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Some readers of Martin Amis’s new collection of essays, The Second Plane: Terror and Boredom (Alfred A. Knopf), have found the marriage of nouns in its subtitle a consternation, an inglorious instance of Martin Aimless. “[H]e repeatedly draws a nonsensical analogy between terrorism and boredom,” wrote Michiko Kakutani,
trying in vain to argue that they are flip sides of the same coin. Boredom? Try telling the families who lost loved ones at the World Trade Center or the Pentagon or on United Flight 93 that their relatives and friends died in the opening chapter of the “age of boredom.”
How nonsensical, though, are those two nouns taken together? To ask the question a different way, how unprecedented is such a pairing?
A few weeks ago happenstance led me to an admittedly provisional and narrow answer. I was reading, for no good reason beyond pleasure, Saul Bellow. The novel was Humboldt’s Gift (Penguin Classics), a book which seems to provide the paternity for what Kakutani condemns as Amis’s “nonsensical” pairing. On page 201 the book’s narrator, Charlie Citrine, waits at a courthouse before a meeting with his ex-wife. He’s killing time by going over his “boredom notes”—notes to an essay on the topic that Citrine, a fictional Pulitzer Prize-winner, has been planning, which is to say not writing.
Bellow’s mode in the excerpt below is the lyric, not the analytic; or, if the analytic, the analyric (not a word, my O.E.D. tut-tuts, as I burn with shame). In any case, setting aside the contumacious matter of how well Amis—that great lover of Bellow the writer and the man (see M.A.’s excellent Experience (Vintage))—has managed his own boredom project, consider, at least, the idea that “boredom and terror” might be a good deal more than “nonsensical” after all:
What—in other words—would modern boredom be without terror? One of the most boring documents of all time is the thick volume of Hitler’s Table Talk. He too had people watching movies, eating pastries, and drinking coffee with Schlag while he bored them, while he discoursed theorized expounded. Everyone was perishing of staleness and fear, afraid to go to the toilet. This combination of power and boredom has never been properly examined. Boredom is an instrument of social control. Power is the power to impose boredom, to command stasis, to combine this stasis with anguish. The real tedium, deep tedium, is seasoned with terror and with death.
There were even profounder questions. For instance, the history of the universe would be very boring if one tried to think of it in the ordinary way of human experience. All that time without events! Gases over and over again, and heat and particles of matter, the sun tides and winds, again this creeping development, bits added to bits, chemical accidents–whole ages in which almost nothing happens, lifeless seas, only a few crystals, a few protein compounds developing. The tardiness of evolution is so irritating to contemplate. The clumsy mistakes you see in museum fossils. How could such bones crawl, walk, run? It is agony to think of the groping of the species–all this fumbling, swamp-creeping, munching, preying, and reproduction, the boring slowness with which tissues, organs, and members developed. And then the boredom also of the emergence of the higher types and finally of mankind, the dull life of Paleolithic forests, the long long incubation of intelligence, the slowness of invention, the idiocy of peasant ages. These are interesting only in review, in thought. No one could bear to experience this. The present demand is for a quick forward movement, for a summary, for life at the speed of intensest thought. As we approach, through technology, the phase of instantaneous realization, of the realization of eternal human desires or fantasies, of abolishing time and space the problem of boredom can only become more intense. The human being, more and more oppressed by the peculiar terms of his existence–one time around for each, no more than a single life per customer-has to think of the boredom of death. O those eternities of nonexistence! For people who crave continual interest and diversity, how boring death will be! To lie in the grave, in one place, how frightful!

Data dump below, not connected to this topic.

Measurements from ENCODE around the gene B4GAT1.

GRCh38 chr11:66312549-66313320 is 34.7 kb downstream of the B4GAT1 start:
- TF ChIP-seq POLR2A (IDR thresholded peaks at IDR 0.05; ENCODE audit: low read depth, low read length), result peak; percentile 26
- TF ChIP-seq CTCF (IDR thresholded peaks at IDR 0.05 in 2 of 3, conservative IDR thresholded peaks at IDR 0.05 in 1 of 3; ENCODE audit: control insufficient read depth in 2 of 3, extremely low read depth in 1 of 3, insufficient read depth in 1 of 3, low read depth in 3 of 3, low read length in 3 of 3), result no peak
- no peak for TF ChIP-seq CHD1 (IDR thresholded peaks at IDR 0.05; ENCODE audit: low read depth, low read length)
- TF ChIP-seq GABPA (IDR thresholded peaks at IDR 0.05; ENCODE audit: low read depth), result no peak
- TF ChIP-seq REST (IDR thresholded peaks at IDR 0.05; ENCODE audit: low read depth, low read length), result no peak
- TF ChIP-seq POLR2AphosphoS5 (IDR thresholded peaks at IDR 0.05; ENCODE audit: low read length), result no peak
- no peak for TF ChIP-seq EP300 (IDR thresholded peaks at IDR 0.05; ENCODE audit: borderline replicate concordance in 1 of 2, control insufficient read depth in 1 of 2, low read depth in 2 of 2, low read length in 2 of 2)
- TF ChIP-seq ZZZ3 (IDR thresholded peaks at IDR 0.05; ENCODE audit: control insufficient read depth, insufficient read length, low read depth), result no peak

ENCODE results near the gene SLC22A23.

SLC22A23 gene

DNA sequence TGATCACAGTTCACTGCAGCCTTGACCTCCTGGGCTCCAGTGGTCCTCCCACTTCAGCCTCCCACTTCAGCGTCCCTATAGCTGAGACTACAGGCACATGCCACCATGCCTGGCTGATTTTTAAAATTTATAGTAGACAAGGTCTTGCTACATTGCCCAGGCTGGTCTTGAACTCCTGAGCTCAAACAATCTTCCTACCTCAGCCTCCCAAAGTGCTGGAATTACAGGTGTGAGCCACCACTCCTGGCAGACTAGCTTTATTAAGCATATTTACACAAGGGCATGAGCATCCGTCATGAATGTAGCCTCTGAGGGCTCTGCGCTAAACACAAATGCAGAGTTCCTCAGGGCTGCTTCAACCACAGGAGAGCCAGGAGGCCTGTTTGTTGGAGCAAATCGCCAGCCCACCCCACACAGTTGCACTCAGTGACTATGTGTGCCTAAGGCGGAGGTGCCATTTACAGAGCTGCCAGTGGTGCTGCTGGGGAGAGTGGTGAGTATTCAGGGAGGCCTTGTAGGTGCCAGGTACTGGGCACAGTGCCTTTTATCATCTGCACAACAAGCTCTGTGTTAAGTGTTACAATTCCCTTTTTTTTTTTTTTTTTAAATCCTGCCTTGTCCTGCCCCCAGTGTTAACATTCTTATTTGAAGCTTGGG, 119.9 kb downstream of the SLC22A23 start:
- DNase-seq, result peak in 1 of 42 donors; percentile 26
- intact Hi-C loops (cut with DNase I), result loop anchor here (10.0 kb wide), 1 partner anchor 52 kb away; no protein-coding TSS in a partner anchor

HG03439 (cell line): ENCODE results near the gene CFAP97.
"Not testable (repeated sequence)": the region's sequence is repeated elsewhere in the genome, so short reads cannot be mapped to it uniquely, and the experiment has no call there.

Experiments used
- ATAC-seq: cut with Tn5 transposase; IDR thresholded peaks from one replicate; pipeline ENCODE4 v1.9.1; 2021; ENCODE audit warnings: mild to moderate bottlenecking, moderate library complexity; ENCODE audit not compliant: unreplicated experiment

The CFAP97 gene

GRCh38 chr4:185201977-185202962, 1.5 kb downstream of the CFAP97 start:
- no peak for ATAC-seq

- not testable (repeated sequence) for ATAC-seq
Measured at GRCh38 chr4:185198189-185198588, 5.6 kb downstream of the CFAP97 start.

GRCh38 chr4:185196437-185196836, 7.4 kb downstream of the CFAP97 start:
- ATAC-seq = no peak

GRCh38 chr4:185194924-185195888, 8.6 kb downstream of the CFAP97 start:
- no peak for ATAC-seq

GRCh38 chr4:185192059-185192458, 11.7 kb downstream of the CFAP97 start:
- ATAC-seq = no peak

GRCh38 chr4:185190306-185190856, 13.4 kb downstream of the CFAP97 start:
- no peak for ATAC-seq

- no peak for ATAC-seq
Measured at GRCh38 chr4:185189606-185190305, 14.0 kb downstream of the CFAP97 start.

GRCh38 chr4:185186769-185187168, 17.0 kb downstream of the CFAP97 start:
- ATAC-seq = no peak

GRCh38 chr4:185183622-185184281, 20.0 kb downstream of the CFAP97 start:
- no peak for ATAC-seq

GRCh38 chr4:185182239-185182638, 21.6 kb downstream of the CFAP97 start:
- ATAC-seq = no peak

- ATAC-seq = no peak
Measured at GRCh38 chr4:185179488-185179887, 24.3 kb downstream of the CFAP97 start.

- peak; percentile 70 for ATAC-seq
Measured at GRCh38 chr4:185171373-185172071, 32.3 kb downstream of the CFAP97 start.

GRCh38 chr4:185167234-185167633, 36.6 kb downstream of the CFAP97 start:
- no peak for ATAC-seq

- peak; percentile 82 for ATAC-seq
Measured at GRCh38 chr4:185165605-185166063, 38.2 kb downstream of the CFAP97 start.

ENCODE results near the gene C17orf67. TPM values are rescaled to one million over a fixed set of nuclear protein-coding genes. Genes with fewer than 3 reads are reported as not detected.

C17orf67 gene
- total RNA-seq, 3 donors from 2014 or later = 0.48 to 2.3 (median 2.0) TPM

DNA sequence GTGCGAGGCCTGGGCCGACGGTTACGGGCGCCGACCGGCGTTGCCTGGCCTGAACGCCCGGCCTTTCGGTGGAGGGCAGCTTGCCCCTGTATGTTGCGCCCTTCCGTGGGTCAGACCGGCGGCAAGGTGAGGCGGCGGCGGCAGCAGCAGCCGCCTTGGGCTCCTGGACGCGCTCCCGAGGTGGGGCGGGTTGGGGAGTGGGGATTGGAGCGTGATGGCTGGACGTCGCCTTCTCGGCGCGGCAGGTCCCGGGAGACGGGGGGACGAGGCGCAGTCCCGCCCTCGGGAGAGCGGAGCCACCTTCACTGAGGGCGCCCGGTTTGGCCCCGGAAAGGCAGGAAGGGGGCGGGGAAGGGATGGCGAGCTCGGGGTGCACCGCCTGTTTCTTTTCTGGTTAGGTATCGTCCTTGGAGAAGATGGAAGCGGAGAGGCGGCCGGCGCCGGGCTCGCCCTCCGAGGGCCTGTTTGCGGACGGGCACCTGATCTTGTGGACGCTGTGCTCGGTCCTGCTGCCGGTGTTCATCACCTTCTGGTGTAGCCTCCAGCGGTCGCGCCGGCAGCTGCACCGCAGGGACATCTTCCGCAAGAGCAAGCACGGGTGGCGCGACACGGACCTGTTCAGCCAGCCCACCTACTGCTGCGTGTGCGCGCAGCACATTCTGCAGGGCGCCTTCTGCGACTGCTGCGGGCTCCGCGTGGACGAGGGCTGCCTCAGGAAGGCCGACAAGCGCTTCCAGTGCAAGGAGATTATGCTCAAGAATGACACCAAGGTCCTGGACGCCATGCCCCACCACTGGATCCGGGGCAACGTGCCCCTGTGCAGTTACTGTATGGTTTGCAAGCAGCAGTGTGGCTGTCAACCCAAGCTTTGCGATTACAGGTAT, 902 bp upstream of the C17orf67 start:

More from Wyatt Mason:
Chances that a deep breath inhaled today will contain a molecule from Julius Caesar’s dying breath:
Innumeracy: Mathematical Illiteracy and Its Consequences, by John Allen Paulos, Hill and Wang (N.Y.C.)
The earth once had three moons; the two lost moons may have crashed into the surviving moon, or been sucked into the sun, or flung out of the solar system to drift through deep space.
In Florida, an 87-year-old World War II veteran flying touch-and-go drills in a Cessna collided with an airborne skydiver. “There was a ‘woof’ sound,” said a witness, “like falling on your face into your pillow.”
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“American politics has often been an arena for angry minds.”